We have conquered the tyrants before, and so shall will do it again.

M.A.

New Member
Salve I'm new here.
I'm writing a political novel its events take place in Sicily. I know little about Latin, so I hope you can help me in translating this to Latin "We have conquered the tyrants before, and so shall will do it again."

Thanks in advance.
 

Adrian

Civis Illustris
I was thinking of:
[Olim/ tunc] tyrannos vicimus, nunc quoque vincemus - we defeated the tyrants [once/ then], now we shall also win.
 
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Agrippa

Civis Illustris
How about a classical distich:

Tempore praeterito reges devicimus omnes,
Tempore venturo rursus agemus idem.


(Word for word:
In the time past we conquered completely all tyrants (NB in the time of the Roman republic rex meant tyrannus)
In the time to come we shall do the same again.)
 
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Agrippa

Civis Illustris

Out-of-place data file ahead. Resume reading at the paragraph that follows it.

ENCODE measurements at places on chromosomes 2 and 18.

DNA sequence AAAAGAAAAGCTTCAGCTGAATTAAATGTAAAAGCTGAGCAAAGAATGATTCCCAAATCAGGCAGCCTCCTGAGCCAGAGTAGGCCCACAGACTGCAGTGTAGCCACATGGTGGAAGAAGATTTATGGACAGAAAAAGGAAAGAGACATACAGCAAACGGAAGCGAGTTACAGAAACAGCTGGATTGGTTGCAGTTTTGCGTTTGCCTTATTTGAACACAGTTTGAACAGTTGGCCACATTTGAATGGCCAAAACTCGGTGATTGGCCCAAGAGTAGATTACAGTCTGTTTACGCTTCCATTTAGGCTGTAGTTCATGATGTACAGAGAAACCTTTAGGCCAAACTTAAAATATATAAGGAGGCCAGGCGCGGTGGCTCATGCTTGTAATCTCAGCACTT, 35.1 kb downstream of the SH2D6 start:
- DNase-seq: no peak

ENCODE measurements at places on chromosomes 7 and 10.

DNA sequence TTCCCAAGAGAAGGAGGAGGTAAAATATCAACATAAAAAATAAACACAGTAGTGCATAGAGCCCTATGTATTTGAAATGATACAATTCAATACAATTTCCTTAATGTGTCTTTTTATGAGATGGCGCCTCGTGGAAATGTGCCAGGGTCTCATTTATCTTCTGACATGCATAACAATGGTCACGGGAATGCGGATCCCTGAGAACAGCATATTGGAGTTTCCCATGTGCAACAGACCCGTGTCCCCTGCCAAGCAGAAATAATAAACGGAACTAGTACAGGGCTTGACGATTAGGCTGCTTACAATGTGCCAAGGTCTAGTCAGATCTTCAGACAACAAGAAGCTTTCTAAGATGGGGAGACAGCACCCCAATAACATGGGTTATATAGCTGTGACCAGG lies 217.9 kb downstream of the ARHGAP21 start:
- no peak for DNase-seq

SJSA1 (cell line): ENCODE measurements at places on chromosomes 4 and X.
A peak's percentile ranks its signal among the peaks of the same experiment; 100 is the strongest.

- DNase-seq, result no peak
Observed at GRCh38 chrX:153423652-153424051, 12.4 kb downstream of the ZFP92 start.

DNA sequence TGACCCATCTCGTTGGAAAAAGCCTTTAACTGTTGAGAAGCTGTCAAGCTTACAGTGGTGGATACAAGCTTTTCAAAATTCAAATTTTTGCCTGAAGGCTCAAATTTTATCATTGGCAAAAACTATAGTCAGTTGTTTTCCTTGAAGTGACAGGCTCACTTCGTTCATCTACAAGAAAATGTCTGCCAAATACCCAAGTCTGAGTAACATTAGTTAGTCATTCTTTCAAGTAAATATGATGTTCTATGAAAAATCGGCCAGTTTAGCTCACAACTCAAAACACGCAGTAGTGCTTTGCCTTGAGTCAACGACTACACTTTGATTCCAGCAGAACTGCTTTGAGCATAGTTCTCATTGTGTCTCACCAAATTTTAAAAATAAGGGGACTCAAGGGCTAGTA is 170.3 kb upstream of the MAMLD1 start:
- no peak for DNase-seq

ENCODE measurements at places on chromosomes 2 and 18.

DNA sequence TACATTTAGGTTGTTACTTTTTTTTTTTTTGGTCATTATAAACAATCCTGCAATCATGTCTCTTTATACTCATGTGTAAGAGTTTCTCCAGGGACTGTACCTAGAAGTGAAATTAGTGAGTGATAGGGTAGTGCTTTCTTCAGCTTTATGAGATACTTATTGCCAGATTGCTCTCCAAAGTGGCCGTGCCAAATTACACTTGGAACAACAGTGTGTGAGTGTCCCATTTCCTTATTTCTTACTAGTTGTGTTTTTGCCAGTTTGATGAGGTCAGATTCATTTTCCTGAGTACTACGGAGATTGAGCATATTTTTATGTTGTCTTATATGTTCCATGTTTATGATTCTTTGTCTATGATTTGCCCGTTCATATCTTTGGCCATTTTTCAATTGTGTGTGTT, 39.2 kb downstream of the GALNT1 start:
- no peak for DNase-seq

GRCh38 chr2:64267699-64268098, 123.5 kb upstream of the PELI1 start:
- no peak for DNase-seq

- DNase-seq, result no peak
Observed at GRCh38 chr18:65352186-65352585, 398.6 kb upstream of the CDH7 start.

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Pacifica

grammaticissima
Staff member
The distinction between kings (reges) and tyrants (tyrannos) might still be important. I know that Roman republicans viewed all kings as tyrants, but it's still not quite the same in all contexts.

In prose, you could say tyrannos vicimus ante, et iterum vincemus.
 

Agrippa

Civis Illustris
Revised my distich, now using tyrannos:

Tempore praeterito superavimus usque tyrannos:
Tempore venturo rursus agemus idem.


In the time past we conquered continuously the tyrants
In the time to come we shall do the same again.
 

scrabulista

Consul
Staff member
If you want idiomatic, there's sic semper tyrannis (thus always to tyrants; motto of Virginia)
 
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